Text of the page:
'I'm a pro driver now', says Brendon Hartley
A chirpy Brendon Hartley now sees himself as a professional driver who no longer has to raise millions of dollars to secure drives in Europe.
He works up to three days a week as the Mercedes Formula 1 team's simulator driver at Brackley, near where he lives at Milton Keynes in England, the motorsport hub in the Silverstone area.
Hartley also drove the Le Mans prototype sports cars, helped out the Ocean Technology team with a few drives in GP2 and test drove the Mercedes AMG car at Magny Cours in France.
Hartley moves in high circles. In the same garage there was Mercedes' seven-times world champion Michael Schumacher.
Schumacher has retired again, so Hartley is bound to encounter his replacement, former world champion Lewis Hamilton, who Hartley met when he was the Red Bull and Toro Rosso F1 reserve driver. Nico Rosberg is the other Mercedes driver, but the reserve driver slot is vacant.
"It was a pretty big privilege for me to have tested for three Formula 1 teams," Hartley said. "I have to pinch myself.'
He is just back from the English winter for two weeks with his family in Palmerston North, in good spirits after what he felt was a successful season. He also drove a Mercedes F1 car at Goodwood and classic cars for a friend.
"It's nice to think I'm a real pro now and I don't have to pay someone a lot of money," he said.
"I'm happy to get paid, rather than to pay."
And he had enough spare time to indulge in squash, rock-climbing and mountainbiking. During the Olympics he was at Old Trafford to watch New Zealand play Egypt in football.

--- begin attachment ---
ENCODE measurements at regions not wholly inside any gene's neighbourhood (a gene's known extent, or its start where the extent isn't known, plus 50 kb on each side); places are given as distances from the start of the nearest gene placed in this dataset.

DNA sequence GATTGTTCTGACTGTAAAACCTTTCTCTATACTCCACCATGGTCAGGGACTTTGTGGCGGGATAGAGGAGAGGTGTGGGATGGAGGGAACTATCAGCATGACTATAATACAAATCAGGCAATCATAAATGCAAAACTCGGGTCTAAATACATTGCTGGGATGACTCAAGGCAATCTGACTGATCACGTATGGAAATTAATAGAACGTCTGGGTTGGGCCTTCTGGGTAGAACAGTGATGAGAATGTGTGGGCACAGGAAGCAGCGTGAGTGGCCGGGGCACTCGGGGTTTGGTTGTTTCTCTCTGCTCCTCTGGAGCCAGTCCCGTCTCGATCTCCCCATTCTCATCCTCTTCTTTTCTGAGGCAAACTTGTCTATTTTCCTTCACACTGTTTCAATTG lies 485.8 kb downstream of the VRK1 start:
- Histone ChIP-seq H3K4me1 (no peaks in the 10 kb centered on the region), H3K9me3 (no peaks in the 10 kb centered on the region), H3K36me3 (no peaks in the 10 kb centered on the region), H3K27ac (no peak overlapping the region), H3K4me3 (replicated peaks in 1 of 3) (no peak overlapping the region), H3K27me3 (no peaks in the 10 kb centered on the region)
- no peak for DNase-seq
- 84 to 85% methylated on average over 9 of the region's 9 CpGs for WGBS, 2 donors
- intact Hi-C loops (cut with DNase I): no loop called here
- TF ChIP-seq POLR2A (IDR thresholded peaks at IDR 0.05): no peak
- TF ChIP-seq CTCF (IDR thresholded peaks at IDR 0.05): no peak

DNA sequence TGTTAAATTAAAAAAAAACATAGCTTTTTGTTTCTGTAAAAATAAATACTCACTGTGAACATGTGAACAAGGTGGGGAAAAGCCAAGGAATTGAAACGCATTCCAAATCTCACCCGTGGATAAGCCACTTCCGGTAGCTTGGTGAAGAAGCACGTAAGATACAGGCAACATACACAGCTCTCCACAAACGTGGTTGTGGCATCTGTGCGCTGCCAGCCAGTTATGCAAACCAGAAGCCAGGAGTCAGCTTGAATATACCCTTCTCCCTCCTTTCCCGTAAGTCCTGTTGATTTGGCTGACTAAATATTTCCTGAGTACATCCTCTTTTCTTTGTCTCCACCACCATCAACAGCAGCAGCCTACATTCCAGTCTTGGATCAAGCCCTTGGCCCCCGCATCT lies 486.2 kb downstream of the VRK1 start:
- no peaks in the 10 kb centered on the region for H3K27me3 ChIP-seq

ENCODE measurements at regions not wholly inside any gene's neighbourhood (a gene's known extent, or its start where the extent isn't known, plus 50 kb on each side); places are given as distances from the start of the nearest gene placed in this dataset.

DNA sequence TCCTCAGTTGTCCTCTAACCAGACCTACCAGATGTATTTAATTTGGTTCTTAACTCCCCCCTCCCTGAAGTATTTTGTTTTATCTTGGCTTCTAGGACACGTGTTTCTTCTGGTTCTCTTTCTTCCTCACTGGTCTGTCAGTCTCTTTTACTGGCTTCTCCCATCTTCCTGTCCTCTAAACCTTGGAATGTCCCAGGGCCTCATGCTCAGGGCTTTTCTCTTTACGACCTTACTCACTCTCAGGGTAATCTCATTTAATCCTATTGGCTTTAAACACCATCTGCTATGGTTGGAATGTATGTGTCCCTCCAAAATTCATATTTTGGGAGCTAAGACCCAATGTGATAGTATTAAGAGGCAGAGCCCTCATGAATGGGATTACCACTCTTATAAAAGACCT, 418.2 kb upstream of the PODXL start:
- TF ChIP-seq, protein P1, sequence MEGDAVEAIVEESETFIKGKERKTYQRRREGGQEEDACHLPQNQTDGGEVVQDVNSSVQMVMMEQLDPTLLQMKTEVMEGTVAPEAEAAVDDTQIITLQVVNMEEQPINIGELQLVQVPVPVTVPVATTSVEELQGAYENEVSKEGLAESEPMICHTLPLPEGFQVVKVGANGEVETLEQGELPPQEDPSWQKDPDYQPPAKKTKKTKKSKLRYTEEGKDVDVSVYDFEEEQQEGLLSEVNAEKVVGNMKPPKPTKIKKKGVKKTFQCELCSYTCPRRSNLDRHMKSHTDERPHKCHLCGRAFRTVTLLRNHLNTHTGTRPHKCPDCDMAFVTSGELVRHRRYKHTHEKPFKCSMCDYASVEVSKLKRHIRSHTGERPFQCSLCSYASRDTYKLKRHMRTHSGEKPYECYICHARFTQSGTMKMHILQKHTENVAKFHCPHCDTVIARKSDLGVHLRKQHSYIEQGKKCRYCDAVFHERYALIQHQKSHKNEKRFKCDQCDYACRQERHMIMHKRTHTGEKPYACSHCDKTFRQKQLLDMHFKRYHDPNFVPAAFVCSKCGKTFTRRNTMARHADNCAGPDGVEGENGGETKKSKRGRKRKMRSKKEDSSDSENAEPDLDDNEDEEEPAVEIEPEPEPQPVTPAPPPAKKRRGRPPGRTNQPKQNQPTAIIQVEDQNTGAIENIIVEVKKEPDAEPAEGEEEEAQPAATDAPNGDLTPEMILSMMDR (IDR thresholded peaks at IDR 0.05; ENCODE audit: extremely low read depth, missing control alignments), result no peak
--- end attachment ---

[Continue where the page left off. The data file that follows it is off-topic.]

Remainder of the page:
At Hampton Downs on Monday, he drove Toyota's new GT86 sports car and had two laps in a Toyota Racing Series (TRS) car.
"I just jumped in; the car was quicker than what I remembered."
He said speed-wise it was similar to a Formula 3 car, perfect to give young drivers experience to get into Europe.
Hartley was plucked from the Toyota series by Red Bull and he won the first TRS race, at Timaru. He was startled on Monday when he realised that was nine years ago.
Monday was his first glimpse of Hampton Downs. "It was a very interesting track, blind corners; I was really impressed. But Manfeild will always be my home track."
Hartley is now 23 and way more experienced than when he started out in Europe.
"When I did my first test in Formula 1, I was 18 years old at the time; I don't think I was ready.
"In a lot of respects I was probably too young. It's nice to put it behind me."
He won't know until January or February, when the deals are done in Europe, what beckons in 2013. He loved driving for Murphy Prototypes this year and was well paid to do it.
"I debuted at the Le Mans 24-hour, which is the biggest race on Earth."
While he doesn't have a racing seat for next year, things should pan out.
"There is always a lot of uncertainty. I'm confident I will get a good drive.
"I'm not disappointed I'm not going to be in Formula 1 next year."
The simulator testing could lead to "other things".
"It gives me massive experience. Every single part is tested on the simulator, with millions of calculations going on every split second."
- Manawatu Standard